Reviewer's Name: Benjamin W.
Genres:
The Night Circus
Morgenstern, Erin
5 stars = Bohemian Rhapsody Awesome!
Review:

The Night Circus, by Erin Morgenstern, is a beautiful, exquisitely written, spellbinding novel of magic, love, and a special circus only open at night.

Celia and Marco are two young magicians, students of respective magical instructors, one of whom is Celia's father. These magicians, fierce rivals for decades, propose a challenge-- an ambiguous feat where the two magicians compete against each other in an expansive setting. At the same time, a theatrical producer, Chandresh Christophe Lefevre, creates his newest masterpiece-- The Night Circus, an expansive theatrical production, where the theatrics are not confined to the stage. Celia and Marco become involved in this circus through the will of their instructors. Celia becomes the illusionist, disguising her magic powers as stage illusions. Marco becomes an assistant to Chandresh, running the circus from the inside, and helping with the coordinated particulars instead of traveling with the circus like Celia.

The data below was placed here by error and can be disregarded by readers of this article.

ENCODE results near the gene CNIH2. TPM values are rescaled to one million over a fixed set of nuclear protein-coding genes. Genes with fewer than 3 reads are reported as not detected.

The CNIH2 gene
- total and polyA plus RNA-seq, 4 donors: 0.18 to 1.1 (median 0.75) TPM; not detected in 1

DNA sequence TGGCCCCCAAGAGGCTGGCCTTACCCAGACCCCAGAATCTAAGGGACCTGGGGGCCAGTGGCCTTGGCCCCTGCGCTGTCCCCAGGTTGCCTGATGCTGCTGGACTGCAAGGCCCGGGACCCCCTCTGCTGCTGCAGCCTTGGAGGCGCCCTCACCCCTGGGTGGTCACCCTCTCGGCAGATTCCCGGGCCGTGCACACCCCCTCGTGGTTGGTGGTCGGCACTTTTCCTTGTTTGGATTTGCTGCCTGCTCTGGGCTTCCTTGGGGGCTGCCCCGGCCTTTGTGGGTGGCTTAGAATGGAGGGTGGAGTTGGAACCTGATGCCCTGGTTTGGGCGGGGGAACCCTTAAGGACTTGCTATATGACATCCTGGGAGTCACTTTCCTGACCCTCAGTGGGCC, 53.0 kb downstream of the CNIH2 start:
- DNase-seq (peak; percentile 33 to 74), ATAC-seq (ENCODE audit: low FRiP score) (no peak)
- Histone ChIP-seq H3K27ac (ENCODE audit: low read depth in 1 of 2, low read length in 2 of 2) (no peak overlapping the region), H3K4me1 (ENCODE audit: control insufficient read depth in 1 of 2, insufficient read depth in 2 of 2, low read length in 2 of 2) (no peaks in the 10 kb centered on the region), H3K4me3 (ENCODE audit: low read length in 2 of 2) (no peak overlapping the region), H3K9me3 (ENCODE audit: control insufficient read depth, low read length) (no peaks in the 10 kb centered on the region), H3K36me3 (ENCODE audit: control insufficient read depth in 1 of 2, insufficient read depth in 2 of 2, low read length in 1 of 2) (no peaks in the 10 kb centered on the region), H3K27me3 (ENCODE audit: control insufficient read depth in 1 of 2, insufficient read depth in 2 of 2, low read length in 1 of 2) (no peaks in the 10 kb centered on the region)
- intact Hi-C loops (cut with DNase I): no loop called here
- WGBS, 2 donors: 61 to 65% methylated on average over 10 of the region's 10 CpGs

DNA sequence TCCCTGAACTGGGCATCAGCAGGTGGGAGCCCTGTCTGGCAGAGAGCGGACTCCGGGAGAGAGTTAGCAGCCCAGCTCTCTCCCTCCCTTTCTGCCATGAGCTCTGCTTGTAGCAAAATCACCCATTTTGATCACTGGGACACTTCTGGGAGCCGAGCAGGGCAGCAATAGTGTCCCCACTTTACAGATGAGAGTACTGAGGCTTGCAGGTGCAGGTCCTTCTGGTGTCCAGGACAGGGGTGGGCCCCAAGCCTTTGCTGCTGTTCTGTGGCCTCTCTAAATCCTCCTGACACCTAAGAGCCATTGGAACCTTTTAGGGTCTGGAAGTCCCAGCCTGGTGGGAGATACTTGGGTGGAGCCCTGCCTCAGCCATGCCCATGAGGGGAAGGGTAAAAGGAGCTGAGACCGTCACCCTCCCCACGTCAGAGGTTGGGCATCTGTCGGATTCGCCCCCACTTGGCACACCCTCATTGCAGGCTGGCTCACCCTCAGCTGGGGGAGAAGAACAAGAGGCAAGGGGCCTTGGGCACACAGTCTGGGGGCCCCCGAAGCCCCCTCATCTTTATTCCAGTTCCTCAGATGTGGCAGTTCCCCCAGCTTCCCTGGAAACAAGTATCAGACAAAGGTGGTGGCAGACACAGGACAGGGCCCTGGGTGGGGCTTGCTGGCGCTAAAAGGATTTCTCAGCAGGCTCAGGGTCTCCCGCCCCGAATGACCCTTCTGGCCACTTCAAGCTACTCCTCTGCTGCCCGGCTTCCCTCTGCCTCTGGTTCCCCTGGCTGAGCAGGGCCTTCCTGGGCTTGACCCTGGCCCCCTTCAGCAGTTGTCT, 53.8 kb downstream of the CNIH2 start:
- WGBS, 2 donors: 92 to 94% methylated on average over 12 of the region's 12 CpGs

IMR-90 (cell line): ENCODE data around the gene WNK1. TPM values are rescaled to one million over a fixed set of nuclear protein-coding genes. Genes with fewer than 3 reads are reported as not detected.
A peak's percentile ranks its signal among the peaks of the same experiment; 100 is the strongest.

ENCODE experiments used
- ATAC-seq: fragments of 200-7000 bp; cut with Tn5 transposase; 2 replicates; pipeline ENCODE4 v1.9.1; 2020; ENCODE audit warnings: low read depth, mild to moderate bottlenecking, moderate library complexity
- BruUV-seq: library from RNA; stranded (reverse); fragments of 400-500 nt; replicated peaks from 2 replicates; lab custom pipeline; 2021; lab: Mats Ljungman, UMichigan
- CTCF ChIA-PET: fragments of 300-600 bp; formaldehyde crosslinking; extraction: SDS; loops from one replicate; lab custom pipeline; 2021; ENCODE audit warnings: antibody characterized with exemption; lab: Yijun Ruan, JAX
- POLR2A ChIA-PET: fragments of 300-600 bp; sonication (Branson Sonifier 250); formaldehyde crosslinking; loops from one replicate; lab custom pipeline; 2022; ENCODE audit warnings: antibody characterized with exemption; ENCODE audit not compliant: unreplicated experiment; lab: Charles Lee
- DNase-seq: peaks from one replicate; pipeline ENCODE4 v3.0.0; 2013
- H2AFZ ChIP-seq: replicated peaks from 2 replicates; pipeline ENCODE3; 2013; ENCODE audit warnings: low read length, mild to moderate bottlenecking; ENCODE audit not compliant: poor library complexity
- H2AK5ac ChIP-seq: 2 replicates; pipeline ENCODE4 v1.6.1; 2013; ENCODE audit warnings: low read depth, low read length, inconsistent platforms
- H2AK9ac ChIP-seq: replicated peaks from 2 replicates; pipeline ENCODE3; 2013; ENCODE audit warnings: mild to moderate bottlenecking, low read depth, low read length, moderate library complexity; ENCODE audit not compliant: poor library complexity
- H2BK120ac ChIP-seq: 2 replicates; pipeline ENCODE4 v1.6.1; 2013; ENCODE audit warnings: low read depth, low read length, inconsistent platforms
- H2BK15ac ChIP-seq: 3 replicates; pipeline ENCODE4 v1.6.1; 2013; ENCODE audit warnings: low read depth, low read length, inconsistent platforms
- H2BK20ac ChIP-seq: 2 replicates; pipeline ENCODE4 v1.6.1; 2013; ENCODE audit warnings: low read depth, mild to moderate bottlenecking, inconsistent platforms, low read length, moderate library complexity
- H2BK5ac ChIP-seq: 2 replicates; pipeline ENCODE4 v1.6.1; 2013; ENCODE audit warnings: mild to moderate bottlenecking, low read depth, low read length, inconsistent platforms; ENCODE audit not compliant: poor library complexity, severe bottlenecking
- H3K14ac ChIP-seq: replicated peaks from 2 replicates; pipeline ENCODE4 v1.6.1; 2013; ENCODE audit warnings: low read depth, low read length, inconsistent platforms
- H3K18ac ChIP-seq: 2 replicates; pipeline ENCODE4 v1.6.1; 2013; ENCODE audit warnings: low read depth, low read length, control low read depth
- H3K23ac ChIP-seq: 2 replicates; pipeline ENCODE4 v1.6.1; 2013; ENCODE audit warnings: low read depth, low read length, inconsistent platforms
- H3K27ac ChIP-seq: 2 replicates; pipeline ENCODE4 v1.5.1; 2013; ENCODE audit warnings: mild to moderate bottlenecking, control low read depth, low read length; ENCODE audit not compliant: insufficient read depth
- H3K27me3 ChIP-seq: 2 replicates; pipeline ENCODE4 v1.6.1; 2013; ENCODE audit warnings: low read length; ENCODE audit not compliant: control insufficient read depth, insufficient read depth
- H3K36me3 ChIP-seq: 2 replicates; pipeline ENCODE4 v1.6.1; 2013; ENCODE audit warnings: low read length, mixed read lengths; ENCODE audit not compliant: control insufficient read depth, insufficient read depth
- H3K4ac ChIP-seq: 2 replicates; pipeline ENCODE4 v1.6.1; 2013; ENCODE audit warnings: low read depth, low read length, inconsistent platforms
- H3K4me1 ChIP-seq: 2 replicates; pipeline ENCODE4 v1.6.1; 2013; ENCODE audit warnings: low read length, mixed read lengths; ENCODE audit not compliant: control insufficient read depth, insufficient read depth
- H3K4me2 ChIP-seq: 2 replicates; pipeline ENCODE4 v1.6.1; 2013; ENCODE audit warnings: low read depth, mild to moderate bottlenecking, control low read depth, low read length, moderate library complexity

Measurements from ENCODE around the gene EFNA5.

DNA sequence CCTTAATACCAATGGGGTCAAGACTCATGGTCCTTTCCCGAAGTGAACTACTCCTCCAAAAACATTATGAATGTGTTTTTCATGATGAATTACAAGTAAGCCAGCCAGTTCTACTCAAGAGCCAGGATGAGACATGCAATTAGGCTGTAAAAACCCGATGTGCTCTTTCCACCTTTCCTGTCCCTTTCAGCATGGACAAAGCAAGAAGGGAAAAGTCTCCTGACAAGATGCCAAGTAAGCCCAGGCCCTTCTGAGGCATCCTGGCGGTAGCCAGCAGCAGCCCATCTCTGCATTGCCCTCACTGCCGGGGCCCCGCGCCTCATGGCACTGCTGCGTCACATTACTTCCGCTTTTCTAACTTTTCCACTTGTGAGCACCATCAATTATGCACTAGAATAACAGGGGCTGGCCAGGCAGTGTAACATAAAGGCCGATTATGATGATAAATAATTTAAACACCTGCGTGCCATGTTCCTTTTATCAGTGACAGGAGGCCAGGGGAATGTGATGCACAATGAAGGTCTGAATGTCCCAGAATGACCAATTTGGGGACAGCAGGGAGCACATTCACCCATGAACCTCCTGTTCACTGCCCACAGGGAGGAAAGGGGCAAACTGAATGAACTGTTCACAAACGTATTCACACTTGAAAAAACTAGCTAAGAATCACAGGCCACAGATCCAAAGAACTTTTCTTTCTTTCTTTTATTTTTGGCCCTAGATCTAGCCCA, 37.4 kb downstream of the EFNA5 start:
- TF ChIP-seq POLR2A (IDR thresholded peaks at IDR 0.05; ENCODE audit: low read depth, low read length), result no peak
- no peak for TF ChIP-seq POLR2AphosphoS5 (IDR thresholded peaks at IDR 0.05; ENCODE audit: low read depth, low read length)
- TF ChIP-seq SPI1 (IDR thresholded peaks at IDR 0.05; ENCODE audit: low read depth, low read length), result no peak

The competition within the circus begins, Celia and Marco creating new tents in an attempt to outdo each other until one is declared a victor. And slowly, as they begin to realize that the other is their opponent, Celia and Marco fall in love, which sets off a chain of devastating events for the circus and all of the people in it.